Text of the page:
Wright State University's Bolinga Cultural Center provides a variety of special programs, activities, and student services that celebrate diverse African cultural identities while fostering lasting friendships among all people.
The Bolinga Black Cultural Resources Center (BBCRC) opened on January 15, 1971, as a tribute to the memory of Dr. Martin Luther King, Jr. The word Bolinga means love in Lingala, an African language. The center's focus is to serve Wright State University's community through a series of programs intended to attract, educate, and share with all in a spirit of unity, harmony, and love. The center functions to address a broad spectrum of academic, cultural, and personal concerns of Wright State's Black student population.
The center, in conjunction with WSU departments, organizations or community groups, hosts visiting minority scholars and professionals from various segments of the Miami Valley community for lectures and presentations. The Video Series sponsors documentary and culturally-beneficial films/videos. Additionally, the center subscribes to newspapers, magazines and other forms of literature and information reflecting African American culture and interests.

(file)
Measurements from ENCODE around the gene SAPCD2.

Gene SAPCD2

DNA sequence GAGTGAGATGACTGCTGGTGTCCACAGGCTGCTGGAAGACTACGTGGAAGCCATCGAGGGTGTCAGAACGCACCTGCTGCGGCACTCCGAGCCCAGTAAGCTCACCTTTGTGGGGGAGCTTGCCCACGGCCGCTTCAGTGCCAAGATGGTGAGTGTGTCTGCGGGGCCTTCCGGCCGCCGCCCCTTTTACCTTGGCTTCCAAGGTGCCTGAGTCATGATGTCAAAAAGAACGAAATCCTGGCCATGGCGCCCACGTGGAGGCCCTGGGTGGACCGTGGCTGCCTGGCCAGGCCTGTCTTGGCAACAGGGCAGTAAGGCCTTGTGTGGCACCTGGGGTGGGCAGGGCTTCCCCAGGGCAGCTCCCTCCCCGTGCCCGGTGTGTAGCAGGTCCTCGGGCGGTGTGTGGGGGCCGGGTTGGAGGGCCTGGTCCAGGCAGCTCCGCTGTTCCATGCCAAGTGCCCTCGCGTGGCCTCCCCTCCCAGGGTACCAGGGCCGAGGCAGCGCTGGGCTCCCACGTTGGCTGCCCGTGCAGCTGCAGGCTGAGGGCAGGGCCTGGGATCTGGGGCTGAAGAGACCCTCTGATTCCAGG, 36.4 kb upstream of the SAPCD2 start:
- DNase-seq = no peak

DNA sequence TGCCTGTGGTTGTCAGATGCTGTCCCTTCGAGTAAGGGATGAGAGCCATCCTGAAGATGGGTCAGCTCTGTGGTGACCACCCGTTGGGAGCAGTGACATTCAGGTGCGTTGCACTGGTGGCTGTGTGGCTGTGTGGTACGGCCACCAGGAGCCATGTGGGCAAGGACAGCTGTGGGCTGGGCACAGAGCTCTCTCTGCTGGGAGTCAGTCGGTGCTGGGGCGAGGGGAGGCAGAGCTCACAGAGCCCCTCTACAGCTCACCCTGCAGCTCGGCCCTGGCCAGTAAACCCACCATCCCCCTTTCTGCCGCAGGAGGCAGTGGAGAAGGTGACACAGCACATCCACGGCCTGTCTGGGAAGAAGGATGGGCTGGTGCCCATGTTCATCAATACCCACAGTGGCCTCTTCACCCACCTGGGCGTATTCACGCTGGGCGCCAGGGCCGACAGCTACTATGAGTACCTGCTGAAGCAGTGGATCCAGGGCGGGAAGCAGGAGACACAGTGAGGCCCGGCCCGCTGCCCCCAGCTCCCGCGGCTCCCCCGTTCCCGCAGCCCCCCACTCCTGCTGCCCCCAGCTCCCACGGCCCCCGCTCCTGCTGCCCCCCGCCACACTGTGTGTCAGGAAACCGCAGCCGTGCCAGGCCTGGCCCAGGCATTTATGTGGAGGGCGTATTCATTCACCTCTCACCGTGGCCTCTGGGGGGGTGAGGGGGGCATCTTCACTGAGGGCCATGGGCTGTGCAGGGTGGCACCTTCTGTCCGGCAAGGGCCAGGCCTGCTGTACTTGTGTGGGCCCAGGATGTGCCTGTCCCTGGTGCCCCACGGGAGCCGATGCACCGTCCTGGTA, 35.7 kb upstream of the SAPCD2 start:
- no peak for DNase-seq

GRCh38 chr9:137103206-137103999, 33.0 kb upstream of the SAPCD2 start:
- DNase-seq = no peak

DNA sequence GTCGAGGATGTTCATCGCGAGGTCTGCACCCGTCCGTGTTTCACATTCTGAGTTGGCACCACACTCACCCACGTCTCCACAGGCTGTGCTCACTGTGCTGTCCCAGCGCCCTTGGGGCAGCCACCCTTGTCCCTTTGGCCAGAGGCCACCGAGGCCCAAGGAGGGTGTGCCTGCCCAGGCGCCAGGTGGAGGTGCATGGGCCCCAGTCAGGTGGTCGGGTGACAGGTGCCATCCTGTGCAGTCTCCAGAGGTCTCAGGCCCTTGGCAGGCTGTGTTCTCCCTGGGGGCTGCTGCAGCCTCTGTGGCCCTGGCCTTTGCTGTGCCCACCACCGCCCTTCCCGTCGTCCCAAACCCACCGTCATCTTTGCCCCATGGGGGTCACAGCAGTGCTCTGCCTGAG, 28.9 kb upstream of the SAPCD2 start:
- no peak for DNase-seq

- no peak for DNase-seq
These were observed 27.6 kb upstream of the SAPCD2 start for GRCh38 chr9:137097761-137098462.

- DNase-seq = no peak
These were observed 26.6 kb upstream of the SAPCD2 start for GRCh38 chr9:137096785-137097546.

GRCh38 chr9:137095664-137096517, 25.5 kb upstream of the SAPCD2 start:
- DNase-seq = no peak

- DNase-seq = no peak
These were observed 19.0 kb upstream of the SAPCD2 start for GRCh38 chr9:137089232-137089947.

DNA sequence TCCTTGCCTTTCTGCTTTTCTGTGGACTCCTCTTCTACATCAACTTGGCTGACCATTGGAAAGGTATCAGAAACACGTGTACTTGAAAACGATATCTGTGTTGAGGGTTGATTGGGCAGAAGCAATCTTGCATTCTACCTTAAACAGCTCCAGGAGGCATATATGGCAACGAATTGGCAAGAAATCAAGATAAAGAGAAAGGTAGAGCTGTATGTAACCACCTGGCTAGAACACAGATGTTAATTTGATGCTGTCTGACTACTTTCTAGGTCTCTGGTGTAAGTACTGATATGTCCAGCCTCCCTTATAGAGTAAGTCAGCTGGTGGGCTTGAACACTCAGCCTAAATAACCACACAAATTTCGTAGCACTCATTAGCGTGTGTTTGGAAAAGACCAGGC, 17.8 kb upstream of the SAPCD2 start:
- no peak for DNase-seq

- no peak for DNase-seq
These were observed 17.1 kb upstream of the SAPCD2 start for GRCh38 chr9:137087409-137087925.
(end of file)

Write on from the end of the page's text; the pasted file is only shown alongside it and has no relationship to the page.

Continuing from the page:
When the Bolinga Black Cultural Resources Center was founded on Dr. Martin Luther King, Jr.'s birthday, January 15, 1971, its stated purposes were:
- to promote an understanding of the culture and heritage of Black Americans;
- to make easily accessible, by housing in one central location, variety of resource materials on the black experience;
- to encourage research about black people and aid in the resolution of problems that have resulted from racial discrimination and prejudice; and
- to work for the advancement of the black creative arts.
The mission of Bolinga Black Cultural Resources Center is two-fold. First, we support, advocate for, and empower students of the African Diaspora in receiving excellent academic, personal, financial, and social experiences at WSU. Second, we are an important source in assisting faculty, staff and members of the surrounding community develop structures and strategies to promote and highlight African American history and culture.